In a recent story, Matt Yglesias takes issue with the “myth-making” idea that the recession was essentially the same thing as the housing collapse. He says:
“But the chart also shows us that contrary to a lot of myth-making, the recession is not identical to the downturn in housing. Residential construction peaked way back in 2006, but for about two years the declines in housing were offset by increased imports. That’s a window into a happier alternative history of the housing boom in which the same process just continued. The construction industry collapses and workers shift out of homebuilding into import-competing and exporting occupations. Living standards sort of stagnate awhile because growing net exports means “making more stuff without consuming more stuff” but there’s no mass unemployment. After several years of growth in net exports, households and firms have deleveraged a fair amount and we can go back to building houses. But instead, that happy saga was interrupted by the great crash of 2008, which pulled business investment and exports down with it.”
There were a lot of moving parts in the 2006-2008 period (for instance, the trade weighted USD rallied 35%+ in these two years!), but none was more destructive than the persistent decline in home prices. As you can see below, home prices didn’t even start to accelerate to the downside until 2007. THIS was the tipping point. Actually, “tipping point” is the wrong terminology because this downturn was a process. Just like the boom was a process, so was the bust. It was not an event despite having the appearance of being one. Anyone who was paying attention, for instance, to corporate earnings in various sectors during the 2006-2008 period can vividly remember the dominoes falling. First housing, then commercial, then financials, then consumer discretionary, etc. The balance sheet deterioration was not an event. It was a process that slowly filtered through the economy like a horrible virus. And as the consumer’s largest asset and the most economically important component of the debt markets began to decline in value balance sheets all over the place were impacted. And as the snowball picked up momentum the damage increased. The fact that it fell off a cliff in 2008 doesn’t mean it wasn’t rolling for years before that….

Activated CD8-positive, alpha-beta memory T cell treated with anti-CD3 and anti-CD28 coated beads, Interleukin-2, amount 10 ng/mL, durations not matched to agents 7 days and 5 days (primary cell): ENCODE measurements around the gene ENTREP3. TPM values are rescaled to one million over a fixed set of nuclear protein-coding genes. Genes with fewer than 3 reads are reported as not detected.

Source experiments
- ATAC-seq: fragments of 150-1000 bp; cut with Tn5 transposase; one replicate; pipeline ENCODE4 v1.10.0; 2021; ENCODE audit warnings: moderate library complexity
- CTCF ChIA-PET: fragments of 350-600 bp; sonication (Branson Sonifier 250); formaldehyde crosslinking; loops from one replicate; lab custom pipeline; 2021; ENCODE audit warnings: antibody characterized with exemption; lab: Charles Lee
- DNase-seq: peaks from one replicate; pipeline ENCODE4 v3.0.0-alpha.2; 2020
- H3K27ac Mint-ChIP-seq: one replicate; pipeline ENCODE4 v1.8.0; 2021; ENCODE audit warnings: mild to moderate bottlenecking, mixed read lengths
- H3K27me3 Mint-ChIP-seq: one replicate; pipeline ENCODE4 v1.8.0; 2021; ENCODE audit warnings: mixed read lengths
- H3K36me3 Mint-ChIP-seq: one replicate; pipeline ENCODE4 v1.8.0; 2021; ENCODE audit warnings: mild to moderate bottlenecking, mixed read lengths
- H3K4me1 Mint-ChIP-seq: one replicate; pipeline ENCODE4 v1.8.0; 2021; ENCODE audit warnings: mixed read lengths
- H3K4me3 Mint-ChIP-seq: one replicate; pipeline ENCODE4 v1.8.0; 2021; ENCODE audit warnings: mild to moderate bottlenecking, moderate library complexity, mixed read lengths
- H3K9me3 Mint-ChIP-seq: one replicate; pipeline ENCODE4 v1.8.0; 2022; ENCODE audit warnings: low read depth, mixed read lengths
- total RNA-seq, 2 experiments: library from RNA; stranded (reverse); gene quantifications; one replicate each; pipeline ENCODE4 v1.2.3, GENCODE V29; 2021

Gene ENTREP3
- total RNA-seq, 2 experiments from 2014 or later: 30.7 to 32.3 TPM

Update – I’ve updated the post with a chart below showing private residential fixed investment and the Case Shiller home price index. They actually peaked within months of one another so the implication that PRFI and home prices were substantially disjointed is just flat out wrong….The home price decline was occurring in unison, but didn’t pick up real momentum until later in 2007. This then filtered through the financial system with insolvencies, defaults, personal bankruptcies and foreclosures all slowly gaining momentum. This all culminated in what appeared like a banking collapse as the customers of banks slowly became insolvent (or less solvent than previously presumed) which further rippled through the asset backed markets and imploded bank balance sheets which had been levered up on the idea that housing prices couldn’t go down. It all goes back to the housing boom and the bust….If you don’t believe me just ask anyone at any of the major banks who understands why Lehman went bankrupt and caused the biggest credit crisis in 80 years. They’ll tell you that their assets collapsed when the residential mortgage market collapsed which led directly to the credit crisis and the surge in unemployment and collapse in GDP.